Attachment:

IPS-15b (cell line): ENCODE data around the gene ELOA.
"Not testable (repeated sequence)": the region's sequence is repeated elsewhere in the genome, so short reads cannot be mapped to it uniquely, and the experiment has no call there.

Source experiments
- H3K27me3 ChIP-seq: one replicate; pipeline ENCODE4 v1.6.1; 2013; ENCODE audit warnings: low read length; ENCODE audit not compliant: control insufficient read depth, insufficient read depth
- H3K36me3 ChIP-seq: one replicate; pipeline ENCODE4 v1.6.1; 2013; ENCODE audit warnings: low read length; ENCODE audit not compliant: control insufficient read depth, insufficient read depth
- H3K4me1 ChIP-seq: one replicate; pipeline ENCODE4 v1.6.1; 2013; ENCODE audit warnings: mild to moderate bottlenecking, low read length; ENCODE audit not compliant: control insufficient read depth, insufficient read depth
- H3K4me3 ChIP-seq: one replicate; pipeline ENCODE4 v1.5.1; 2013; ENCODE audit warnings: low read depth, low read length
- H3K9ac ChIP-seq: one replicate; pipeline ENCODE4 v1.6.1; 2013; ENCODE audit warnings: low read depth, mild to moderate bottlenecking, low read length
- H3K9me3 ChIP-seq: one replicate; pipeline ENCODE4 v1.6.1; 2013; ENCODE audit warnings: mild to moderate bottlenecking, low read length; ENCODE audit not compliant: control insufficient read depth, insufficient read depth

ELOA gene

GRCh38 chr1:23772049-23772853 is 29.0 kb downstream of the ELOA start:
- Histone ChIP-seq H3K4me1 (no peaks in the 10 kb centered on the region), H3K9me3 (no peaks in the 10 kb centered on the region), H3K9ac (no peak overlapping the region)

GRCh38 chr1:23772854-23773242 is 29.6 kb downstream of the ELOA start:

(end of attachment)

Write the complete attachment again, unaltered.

IPS-15b (cell line): ENCODE data around the gene ELOA.
"Not testable (repeated sequence)": the region's sequence is repeated elsewhere in the genome, so short reads cannot be mapped to it uniquely, and the experiment has no call there.

Source experiments
- H3K27me3 ChIP-seq: one replicate; pipeline ENCODE4 v1.6.1; 2013; ENCODE audit warnings: low read length; ENCODE audit not compliant: control insufficient read depth, insufficient read depth
- H3K36me3 ChIP-seq: one replicate; pipeline ENCODE4 v1.6.1; 2013; ENCODE audit warnings: low read length; ENCODE audit not compliant: control insufficient read depth, insufficient read depth
- H3K4me1 ChIP-seq: one replicate; pipeline ENCODE4 v1.6.1; 2013; ENCODE audit warnings: mild to moderate bottlenecking, low read length; ENCODE audit not compliant: control insufficient read depth, insufficient read depth
- H3K4me3 ChIP-seq: one replicate; pipeline ENCODE4 v1.5.1; 2013; ENCODE audit warnings: low read depth, low read length
- H3K9ac ChIP-seq: one replicate; pipeline ENCODE4 v1.6.1; 2013; ENCODE audit warnings: low read depth, mild to moderate bottlenecking, low read length
- H3K9me3 ChIP-seq: one replicate; pipeline ENCODE4 v1.6.1; 2013; ENCODE audit warnings: mild to moderate bottlenecking, low read length; ENCODE audit not compliant: control insufficient read depth, insufficient read depth

ELOA gene

GRCh38 chr1:23772049-23772853 is 29.0 kb downstream of the ELOA start:
- Histone ChIP-seq H3K4me1 (no peaks in the 10 kb centered on the region), H3K9me3 (no peaks in the 10 kb centered on the region), H3K9ac (no peak overlapping the region)

GRCh38 chr1:23772854-23773242 is 29.6 kb downstream of the ELOA start: